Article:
What Is the Risk of HIV in Hemophiliacs?

Assessing the Safety of the US Blood Supply

donated blood bags
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Prior to ​the routine screening of the donated blood supply, people receiving blood and blood products were put at considerable risk for acquiring HIV. In fact, since the earliest part of the AIDS crisis in the 1980s and 1990s, the risk of blood-to-blood transmission was considered so high as to place hemophiliacs as among the high levels of risk (a situation brought to world's attention with the highly publicized cases of Ricky Ray, Ryan White, and Elizabeth Glaser).

Understanding Hemophilia

Hemophilia is a genetic bleeding disorder characterized by lower than normal clotting factors circulating in the blood. With these abnormally low levels of clotting factors, blood clotting is prolonged which places the patient at risk for abnormal bleeding.

People living with hemophilia often need hospitalization for bleeding into joints such as the elbows and knees or abnormal bleeding after trauma or breaks in the skin. Because hemophilia is genetically linked to sex-determining genes, hemophilia almost exclusively strikes males.

Hemophilia and HIV

Prior to 1992, there was not a screening tool available to guarantee that donated blood products were HIV-free. Unfortunately, people living with hemophilia require regular transfusions of clotting factors in order to maintain a normal blood clotting system.

Therefore, those hemophilia patients receiving untested and unscreened clotting factor prior to 1992 were considered to be at extreme risk for contracting HIV via the very blood products that were saving their lives.

To add to the already high risk was the way that blood supplies had been pooled, arbitrarily mixing blood donations from different donors rather based simply on blood type, meaning that even those donations that were negative were contaminated with HIV-infected blood.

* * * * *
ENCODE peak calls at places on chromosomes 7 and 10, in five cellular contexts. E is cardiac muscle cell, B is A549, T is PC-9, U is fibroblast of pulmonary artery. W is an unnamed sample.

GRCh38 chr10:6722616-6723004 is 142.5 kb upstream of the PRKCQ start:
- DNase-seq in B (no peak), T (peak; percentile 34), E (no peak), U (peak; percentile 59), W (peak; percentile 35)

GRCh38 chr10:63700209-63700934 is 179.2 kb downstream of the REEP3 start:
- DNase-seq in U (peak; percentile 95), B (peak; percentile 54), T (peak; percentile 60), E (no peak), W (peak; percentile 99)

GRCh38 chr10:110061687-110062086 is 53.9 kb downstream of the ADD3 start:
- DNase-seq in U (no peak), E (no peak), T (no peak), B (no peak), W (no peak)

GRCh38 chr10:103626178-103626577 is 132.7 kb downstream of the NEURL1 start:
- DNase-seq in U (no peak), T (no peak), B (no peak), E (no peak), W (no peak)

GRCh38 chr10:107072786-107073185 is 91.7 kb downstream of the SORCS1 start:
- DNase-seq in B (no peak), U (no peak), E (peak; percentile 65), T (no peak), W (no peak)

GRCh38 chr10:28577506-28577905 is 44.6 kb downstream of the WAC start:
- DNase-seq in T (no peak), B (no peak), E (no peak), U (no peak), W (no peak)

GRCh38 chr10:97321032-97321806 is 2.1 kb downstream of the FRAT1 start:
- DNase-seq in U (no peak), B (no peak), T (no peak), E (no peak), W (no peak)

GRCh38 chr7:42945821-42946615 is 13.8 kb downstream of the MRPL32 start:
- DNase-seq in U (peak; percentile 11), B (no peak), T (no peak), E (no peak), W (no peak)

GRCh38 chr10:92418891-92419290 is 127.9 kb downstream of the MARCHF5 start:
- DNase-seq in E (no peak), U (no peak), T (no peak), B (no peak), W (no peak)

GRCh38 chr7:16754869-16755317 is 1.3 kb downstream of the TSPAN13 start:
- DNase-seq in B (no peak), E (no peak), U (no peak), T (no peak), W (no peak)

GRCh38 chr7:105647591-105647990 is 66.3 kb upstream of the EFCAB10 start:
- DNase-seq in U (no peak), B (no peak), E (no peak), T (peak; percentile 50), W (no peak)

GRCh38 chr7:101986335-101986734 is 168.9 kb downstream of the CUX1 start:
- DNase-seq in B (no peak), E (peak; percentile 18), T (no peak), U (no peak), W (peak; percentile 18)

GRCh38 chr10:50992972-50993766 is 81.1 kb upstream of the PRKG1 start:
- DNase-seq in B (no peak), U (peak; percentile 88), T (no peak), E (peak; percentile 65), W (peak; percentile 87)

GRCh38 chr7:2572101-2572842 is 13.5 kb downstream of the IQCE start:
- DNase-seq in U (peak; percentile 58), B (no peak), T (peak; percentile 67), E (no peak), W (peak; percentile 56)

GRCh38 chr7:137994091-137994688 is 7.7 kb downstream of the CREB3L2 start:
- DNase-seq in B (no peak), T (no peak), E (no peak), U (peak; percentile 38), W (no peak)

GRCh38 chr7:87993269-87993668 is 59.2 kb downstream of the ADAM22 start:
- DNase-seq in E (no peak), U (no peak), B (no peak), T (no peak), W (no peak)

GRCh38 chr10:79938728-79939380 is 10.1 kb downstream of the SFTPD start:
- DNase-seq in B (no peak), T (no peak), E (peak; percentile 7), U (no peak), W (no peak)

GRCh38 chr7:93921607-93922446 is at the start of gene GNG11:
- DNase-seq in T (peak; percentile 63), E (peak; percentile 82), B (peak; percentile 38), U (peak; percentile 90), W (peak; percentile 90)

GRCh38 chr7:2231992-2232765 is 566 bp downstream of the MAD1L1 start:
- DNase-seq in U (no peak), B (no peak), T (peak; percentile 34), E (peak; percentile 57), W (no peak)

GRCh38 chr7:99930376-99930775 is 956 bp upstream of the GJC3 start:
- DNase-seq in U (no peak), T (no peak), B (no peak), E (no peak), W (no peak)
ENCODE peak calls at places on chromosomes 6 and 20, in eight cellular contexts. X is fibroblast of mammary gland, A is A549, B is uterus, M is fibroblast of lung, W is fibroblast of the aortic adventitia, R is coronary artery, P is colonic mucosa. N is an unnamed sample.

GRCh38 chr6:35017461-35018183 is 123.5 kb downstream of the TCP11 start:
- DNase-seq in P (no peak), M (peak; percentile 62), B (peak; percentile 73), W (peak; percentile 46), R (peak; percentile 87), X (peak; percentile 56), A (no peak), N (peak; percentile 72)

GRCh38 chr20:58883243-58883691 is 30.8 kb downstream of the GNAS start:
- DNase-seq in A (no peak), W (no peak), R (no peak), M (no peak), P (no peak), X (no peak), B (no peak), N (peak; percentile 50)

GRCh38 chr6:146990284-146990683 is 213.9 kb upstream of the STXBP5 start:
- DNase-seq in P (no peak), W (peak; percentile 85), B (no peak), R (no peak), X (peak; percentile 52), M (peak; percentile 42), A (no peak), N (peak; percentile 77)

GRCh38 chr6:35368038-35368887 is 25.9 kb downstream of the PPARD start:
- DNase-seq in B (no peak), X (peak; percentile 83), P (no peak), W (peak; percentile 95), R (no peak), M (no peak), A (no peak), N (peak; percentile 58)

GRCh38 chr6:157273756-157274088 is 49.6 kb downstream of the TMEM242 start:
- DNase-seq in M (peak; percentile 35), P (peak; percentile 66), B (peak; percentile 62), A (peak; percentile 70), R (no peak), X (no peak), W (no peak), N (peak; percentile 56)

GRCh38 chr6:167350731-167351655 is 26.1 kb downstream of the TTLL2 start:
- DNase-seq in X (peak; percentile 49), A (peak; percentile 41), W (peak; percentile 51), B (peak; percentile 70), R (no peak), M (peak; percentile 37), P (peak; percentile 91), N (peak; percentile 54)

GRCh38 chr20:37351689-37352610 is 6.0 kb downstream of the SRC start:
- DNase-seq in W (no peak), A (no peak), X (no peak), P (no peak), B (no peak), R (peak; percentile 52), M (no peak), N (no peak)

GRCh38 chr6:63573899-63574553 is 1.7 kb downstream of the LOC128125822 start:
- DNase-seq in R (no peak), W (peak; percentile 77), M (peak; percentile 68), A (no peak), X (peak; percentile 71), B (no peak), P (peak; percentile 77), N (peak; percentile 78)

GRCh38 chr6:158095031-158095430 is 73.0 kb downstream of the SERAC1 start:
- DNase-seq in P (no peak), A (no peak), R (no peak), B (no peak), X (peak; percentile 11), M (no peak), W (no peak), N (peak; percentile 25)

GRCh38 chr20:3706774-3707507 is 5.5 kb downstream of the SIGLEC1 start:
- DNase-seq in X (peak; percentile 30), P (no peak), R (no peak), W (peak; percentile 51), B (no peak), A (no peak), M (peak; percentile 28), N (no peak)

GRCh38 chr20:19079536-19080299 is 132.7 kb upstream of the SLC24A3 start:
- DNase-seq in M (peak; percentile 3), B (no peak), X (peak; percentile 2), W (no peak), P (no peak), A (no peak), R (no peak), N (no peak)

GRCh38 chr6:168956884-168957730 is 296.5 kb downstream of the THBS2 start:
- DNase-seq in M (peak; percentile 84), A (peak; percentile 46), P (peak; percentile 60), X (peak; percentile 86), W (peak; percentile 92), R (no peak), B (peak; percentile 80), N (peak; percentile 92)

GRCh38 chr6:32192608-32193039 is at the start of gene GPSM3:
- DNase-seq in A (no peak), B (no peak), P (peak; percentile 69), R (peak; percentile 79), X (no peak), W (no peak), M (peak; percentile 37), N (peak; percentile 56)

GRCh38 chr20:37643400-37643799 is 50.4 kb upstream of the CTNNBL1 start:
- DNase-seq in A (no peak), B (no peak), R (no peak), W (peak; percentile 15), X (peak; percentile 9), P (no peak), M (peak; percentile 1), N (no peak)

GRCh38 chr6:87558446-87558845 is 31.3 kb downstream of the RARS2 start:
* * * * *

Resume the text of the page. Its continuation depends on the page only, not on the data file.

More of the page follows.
The Story of Ricky Ray

Ricky Ray and his two brothers were all hemophiliacs and received regular transfusions of blood products to maintain their clotting system. Unfortunately, all three contracted HIV from what was believed to be HIV tainted blood products. They were not alone.

According to the U.S. Department of Health and Human Services, over 10,000 people with hemophilia contracted HIV via a blood transfusion during the first 10 years of the epidemic.

What made matters worse was that it was later revealed that agencies ignored warnings that HIV was spreading rapidly through the hemophilia population and did nothing to pre-screen donors.

The Ricky Ray story is a tragic one. After being diagnosed with HIV, Ricky and his brothers were kicked out of school for fear they would spread their HIV to other students. Eventually, they were forced to go into hiding after their house was burned down by unknown assailants.

So outrageous was this injustice that, in 1998, Congress passed the Ricky Ray Hemophilia Relief Fund Act, paying restitution to those hemophilia patients who contracted HIV from July 1, 1982 to December 31, 1987.

HIV Risk Today

Today, there are extensive screening tools in place that prevent HIV infected blood from entering into the blood supply.

By the late 1990s, following the advent of universal blood and tissue screenings, as well as the introduction of newer-generation HIV tests, the estimated risk of acquiring HIV from blood transfusions was roughly one out of 600,000 cases. By 2003, that risk was seen to be around 1 in 1.8 million.

From 1999 to 2003, only three Americans out of an estimated 2.5 million blood recipients were confirmed to have acquired HIV from the transfusion of blood following a false negative HIV screening.

Despite these statistics, the U.S. Food and Drug Administration imposed a strict ban of donated blood from high-risk groups, namely gay and bisexual men. Even after relaxing the gay blood ban on December 22, 2015, gay and bisexual men are only allowed to donate if they have not had sex in the previous 12 month and such celibacy is confirmed by signing a completed questionnaire.

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